Monday, March 4, 2013

The pilgrim pope

What does one do with a retired pope? The Roman Catholic Church has not had to deal with this question for almost 600 years. Pope Gregory XII retired in 1415 in order to end the Western Schism. He did not stay in Rome, but spent the remaining two years of his life in peaceful obscurity in the town of Ancona in central Italy.

Will Pope Benedict XVI in his retirement also enjoy a life of peaceful obscurity? A few hours before his resignation went into effect, Benedict flew by helicopter to the papal summer home at Castel Gandolfo, about 25 kilometers south of Rome, where he will stay for only a few months while renovations are completed to a monastery inside the Vatican walls where he he intends to live upon his return to Rome.

When Benedict arrived at Castel Gandolfo, he thanked the crowd and told them that for the rest of his life, "I will simply be a pilgrim, who is starting the last phase of his pilgrimage on this Earth." 

Benedict at Castel Gandolfo, which overlooks Lake Albano

This pilgrim pope is expressing what is a reality for everyone else: all of us are pilgrims. Everyone of us is on a journey to a new and better life on a renewed Earth that is joined once again to heaven. I am sure this is what Benedict meant.

The scallop in Benedict's papal shield stands for pilgrimage. This apparently refers to a legend about St. Augustine, although I not sure about the details. The mussel is also found in the arms of Scots Monastery, Regensburg, where Benedict began his career as a priest.

I hope that this pilgrim pope will also act in a humble, self-effacing way that ought to characterize all pilgrims. Unfortunately, popes throughout history have not always been the humble men they should have been.

Even if a man is reticent by nature, as Benedict was, the papacy has a way of elevating him far above his brothers, since he is the successor to St. Peter, who Catholics claim was appointed by Christ to be the leader of the Church, and was thus the first pope.

St. Peter

The pope is Bishop of Rome, who from the time of the early church was widely regarded as having authority over the other churches. Even after the fall of Rome, the pope served as the source of unity in the Church. Such authority can give even the most humble man an aura of power and majesty that will change him, if only because of the way he is trreated by his fellow bishops and ordinary believers.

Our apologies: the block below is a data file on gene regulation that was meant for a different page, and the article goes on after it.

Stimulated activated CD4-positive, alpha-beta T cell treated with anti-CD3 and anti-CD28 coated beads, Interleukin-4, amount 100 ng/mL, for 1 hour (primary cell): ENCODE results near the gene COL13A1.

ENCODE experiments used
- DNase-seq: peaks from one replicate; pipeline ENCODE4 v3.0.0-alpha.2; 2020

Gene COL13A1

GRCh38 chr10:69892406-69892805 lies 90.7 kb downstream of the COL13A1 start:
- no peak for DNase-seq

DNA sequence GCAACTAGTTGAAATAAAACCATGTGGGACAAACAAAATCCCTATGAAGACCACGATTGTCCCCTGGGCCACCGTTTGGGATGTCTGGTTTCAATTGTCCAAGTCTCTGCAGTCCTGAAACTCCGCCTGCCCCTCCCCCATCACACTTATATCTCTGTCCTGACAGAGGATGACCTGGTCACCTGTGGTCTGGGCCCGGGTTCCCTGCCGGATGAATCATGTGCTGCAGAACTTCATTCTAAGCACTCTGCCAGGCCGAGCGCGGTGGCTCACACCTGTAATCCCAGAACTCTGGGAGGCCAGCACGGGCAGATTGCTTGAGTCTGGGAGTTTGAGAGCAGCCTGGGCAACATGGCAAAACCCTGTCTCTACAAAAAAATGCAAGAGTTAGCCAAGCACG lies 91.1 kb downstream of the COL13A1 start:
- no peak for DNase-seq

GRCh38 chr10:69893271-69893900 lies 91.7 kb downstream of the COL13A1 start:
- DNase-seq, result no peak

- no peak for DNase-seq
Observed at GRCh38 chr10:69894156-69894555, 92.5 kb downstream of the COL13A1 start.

Once someone has tasted the elixir of power and the adoration that sometimes accompanies it, it is not easy to remain humble, even after one retires. Retirement can be very difficult: one day one is still in charge, while the next day one has lost all authority. When one has lost power, one can easily be tempted to try to influence affairs and thus retain a modicum of one's former power.

Benedict will be living within the walls of the Vatican not far from the levers of power. The monastery is only a short distance from the papal apartments, which are the official residence of the pope. Benedict lived there for eight years, and now it will be occupied by his successors.

Mater Ecclesiae monastery, Benedict's retirement home

In addition to these apartments, he has lost his papal ring; his red shoes; the mozzetta, the short, elbow-length cape that covers the pope's shoulders, although he can still wear the white papal cassock; and even his papal twitter account, @pontifex, which is available for the next pope.

Benedict has said he plans to spend his retirement "hidden from the world" in a life of prayer. He is to be commended for that, but dangers lurk even then. His personal secretary, Archbishop Georg Gaenswein, is to continue to work for him in his retirement. But the Archbishop will also become the personal secretary to the new pontiff. Thus Benedict will have easy access to the new pope, without them having to meet in person.

Benedict has promised to render full obedience to the new pope, but what happens when a newly elected pontiff turns to his predecessor for advice? The newly emeritated pope has appointed a large majority of the cardinals who elect his successor. Many of them are his friends, while all of them are well-known to him.

He may not desire to influence his successor in any way, but such influence may happen regardless. That danger exists, especially when two popes live in close proximity. Six hundred years Pope Gregory XII moved almost 300 kilometers from Rome in order to reduce the change of influencing his successor. Benedict's problem is more acute.

Pope Gregory XII, the last pope to retire before Benedict XVI

Because of his frail health, Benedict could not become a pilgrim pope the way John Paul II was, who traveled to 129 countries, more than any other pope before him or since. Pope Paul VI was called the first pilgrim pope, since he was the first pontiff to fly in an airplane. 

The world needs more pilgrim popes in every sense of the phrase. Popes who are not only willing to travel all over the globe but realize that they are also on a much longer journey to a much better place. Above all, they must remain humble as they engage in their pilgrimage.

Pilgrim popes must be humble, since they know who is the Lord of the Church. Christ is the one whom they are serving. Such divine service should never be allowed to go to anyone's head, not even a pope who is responsible for more than one billion Catholics.

There is a story, which may be apocryphal, that Pope John-Paul II was asked one day, "How can you sleep at night with your enormous global responsibilities?" "Easy," said the pope, "I say to God., 'It is your Church, you take care of it!'"

That is the proper attitude for a pope. Humility is not valued greatly by the secular world, but in the world of faith it is one of the chief virtues. May there be many more pilgrim popes!

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